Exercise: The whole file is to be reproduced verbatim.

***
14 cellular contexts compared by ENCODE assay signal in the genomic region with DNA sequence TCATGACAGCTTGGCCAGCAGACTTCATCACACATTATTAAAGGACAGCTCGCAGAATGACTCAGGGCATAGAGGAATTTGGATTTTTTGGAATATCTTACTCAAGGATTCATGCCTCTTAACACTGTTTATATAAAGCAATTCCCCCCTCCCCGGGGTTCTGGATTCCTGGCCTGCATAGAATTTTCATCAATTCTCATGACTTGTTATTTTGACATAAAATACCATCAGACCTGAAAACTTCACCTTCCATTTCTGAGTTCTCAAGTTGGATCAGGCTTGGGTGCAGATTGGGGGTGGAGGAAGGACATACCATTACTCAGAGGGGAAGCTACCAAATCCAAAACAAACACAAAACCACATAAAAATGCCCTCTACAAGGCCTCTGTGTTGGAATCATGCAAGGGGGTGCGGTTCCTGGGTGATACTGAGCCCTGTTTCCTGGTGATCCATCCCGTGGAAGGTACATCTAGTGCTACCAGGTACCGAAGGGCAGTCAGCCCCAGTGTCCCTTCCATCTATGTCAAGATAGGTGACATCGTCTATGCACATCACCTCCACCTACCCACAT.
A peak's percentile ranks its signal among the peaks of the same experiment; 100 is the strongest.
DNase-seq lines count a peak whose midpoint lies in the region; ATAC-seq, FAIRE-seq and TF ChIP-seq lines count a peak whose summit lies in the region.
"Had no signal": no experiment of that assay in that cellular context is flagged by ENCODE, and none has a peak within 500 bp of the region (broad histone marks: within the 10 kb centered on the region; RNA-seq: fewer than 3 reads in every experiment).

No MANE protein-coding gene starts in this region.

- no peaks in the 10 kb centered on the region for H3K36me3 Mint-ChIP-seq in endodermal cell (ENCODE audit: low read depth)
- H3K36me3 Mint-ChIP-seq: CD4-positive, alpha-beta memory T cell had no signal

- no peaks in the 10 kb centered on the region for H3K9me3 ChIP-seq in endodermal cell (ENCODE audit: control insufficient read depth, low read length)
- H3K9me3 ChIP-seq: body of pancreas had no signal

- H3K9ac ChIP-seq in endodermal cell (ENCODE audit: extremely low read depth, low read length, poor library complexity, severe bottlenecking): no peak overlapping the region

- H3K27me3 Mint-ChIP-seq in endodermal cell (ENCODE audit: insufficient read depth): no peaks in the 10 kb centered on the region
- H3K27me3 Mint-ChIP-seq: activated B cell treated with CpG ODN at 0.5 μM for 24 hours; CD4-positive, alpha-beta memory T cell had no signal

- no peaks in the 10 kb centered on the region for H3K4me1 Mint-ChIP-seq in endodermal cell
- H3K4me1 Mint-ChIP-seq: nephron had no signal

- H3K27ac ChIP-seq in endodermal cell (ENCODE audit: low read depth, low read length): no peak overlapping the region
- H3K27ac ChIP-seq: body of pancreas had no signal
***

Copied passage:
14 cellular contexts compared by ENCODE assay signal in the genomic region with DNA sequence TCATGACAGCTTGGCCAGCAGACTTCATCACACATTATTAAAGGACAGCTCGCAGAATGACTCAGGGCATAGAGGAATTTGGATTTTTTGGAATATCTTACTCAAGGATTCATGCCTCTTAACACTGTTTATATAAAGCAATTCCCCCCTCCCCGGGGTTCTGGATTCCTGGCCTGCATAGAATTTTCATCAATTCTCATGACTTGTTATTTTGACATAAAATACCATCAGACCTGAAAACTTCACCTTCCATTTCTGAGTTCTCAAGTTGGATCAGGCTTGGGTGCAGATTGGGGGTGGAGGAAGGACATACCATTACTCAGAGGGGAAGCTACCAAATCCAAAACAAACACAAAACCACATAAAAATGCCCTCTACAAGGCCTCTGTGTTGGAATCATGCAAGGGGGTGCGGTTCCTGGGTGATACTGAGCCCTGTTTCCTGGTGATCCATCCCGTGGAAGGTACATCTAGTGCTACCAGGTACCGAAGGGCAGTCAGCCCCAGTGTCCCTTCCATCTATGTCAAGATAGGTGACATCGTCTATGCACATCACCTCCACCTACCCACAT.
A peak's percentile ranks its signal among the peaks of the same experiment; 100 is the strongest.
DNase-seq lines count a peak whose midpoint lies in the region; ATAC-seq, FAIRE-seq and TF ChIP-seq lines count a peak whose summit lies in the region.
"Had no signal": no experiment of that assay in that cellular context is flagged by ENCODE, and none has a peak within 500 bp of the region (broad histone marks: within the 10 kb centered on the region; RNA-seq: fewer than 3 reads in every experiment).

No MANE protein-coding gene starts in this region.

- no peaks in the 10 kb centered on the region for H3K36me3 Mint-ChIP-seq in endodermal cell (ENCODE audit: low read depth)
- H3K36me3 Mint-ChIP-seq: CD4-positive, alpha-beta memory T cell had no signal

- no peaks in the 10 kb centered on the region for H3K9me3 ChIP-seq in endodermal cell (ENCODE audit: control insufficient read depth, low read length)
- H3K9me3 ChIP-seq: body of pancreas had no signal

- H3K9ac ChIP-seq in endodermal cell (ENCODE audit: extremely low read depth, low read length, poor library complexity, severe bottlenecking): no peak overlapping the region

- H3K27me3 Mint-ChIP-seq in endodermal cell (ENCODE audit: insufficient read depth): no peaks in the 10 kb centered on the region
- H3K27me3 Mint-ChIP-seq: activated B cell treated with CpG ODN at 0.5 μM for 24 hours; CD4-positive, alpha-beta memory T cell had no signal

- no peaks in the 10 kb centered on the region for H3K4me1 Mint-ChIP-seq in endodermal cell
- H3K4me1 Mint-ChIP-seq: nephron had no signal

- H3K27ac ChIP-seq in endodermal cell (ENCODE audit: low read depth, low read length): no peak overlapping the region
- H3K27ac ChIP-seq: body of pancreas had no signal